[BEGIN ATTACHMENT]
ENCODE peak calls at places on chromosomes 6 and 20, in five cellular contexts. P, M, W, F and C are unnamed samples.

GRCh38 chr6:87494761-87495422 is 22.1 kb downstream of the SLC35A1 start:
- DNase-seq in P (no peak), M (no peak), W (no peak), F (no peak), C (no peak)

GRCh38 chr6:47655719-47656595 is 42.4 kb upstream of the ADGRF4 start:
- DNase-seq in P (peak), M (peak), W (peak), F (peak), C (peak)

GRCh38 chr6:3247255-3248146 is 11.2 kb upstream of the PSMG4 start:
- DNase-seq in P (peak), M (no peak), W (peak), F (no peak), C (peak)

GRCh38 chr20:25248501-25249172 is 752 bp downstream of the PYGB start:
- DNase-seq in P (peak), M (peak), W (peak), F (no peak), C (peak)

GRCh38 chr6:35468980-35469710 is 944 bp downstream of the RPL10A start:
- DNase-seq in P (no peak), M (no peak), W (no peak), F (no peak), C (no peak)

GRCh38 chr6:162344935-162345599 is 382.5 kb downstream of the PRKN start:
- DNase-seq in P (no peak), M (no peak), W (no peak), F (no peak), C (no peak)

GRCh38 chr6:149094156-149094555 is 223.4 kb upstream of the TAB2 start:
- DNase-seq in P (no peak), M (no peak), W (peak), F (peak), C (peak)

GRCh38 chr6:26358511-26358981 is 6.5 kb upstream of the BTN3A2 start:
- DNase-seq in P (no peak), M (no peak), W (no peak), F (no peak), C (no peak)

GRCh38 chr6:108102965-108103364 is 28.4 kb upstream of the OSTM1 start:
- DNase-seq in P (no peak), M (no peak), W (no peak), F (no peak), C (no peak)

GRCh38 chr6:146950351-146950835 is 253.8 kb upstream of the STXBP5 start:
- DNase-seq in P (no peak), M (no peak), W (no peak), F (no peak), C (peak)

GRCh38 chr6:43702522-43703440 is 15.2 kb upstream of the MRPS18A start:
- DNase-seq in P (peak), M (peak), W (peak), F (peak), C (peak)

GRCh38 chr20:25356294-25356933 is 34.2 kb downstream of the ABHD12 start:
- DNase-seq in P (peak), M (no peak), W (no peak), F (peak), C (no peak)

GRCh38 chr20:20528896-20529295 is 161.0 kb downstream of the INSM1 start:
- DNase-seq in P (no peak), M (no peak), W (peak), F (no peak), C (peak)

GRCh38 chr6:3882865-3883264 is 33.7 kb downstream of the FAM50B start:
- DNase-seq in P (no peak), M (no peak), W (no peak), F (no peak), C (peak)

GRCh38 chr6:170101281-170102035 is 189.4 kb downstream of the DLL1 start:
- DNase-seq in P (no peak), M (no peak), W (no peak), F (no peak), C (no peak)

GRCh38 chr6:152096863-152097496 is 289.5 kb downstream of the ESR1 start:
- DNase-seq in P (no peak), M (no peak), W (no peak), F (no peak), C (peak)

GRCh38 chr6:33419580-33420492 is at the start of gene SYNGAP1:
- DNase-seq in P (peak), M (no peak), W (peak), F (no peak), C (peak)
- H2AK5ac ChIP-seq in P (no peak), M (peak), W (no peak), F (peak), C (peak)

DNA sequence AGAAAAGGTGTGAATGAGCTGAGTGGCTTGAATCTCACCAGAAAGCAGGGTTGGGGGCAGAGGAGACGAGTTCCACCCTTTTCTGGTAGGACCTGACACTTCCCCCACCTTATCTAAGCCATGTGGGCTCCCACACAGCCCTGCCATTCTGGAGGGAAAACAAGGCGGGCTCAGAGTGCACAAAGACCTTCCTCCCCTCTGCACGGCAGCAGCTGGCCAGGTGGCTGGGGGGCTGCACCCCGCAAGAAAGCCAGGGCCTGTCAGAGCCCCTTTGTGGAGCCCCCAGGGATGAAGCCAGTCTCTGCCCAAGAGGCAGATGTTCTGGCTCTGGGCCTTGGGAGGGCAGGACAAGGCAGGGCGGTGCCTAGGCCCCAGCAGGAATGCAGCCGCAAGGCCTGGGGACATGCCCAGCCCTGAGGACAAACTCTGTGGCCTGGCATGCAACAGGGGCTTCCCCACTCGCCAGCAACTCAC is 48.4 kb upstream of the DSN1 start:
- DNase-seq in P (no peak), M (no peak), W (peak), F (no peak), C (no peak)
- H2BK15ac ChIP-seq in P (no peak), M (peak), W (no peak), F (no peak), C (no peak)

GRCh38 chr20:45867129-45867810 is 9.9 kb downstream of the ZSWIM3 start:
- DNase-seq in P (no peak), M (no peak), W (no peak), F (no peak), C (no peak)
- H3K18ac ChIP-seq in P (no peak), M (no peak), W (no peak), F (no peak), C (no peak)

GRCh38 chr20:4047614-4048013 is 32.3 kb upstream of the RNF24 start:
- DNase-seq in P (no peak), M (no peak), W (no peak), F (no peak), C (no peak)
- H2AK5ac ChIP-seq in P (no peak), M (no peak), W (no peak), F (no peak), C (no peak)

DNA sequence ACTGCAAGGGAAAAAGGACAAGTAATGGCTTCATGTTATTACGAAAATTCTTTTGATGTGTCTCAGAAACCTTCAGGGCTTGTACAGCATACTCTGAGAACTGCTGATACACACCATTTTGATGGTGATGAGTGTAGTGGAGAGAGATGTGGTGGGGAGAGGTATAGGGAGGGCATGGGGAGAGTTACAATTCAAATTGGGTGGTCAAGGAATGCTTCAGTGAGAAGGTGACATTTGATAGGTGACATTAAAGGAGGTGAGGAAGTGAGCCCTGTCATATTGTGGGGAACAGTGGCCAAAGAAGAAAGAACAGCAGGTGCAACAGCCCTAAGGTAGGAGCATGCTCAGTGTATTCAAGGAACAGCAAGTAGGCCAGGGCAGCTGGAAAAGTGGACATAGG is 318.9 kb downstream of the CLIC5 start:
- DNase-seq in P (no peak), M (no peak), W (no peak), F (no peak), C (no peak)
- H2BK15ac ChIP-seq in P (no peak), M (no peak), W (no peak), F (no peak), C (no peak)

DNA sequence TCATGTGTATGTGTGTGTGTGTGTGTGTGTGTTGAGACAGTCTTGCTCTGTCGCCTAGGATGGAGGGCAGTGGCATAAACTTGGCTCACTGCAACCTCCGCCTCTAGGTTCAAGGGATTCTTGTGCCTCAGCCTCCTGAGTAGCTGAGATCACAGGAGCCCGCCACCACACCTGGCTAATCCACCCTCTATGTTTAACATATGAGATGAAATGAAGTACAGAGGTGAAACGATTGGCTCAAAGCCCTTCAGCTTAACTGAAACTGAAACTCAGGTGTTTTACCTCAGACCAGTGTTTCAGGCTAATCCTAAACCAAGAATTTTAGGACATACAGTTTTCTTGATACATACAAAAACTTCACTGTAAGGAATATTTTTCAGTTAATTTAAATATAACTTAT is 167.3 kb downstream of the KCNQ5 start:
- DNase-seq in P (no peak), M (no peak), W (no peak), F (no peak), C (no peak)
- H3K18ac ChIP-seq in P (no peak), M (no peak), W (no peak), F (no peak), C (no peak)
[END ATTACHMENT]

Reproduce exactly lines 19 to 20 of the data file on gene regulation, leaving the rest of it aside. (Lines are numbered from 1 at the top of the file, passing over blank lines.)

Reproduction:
- DNase-seq in P (no peak), M (no peak), W (no peak), F (no peak), C (no peak)

GRCh38 chr6:146950351-146950835 is 253.8 kb upstream of the STXBP5 start: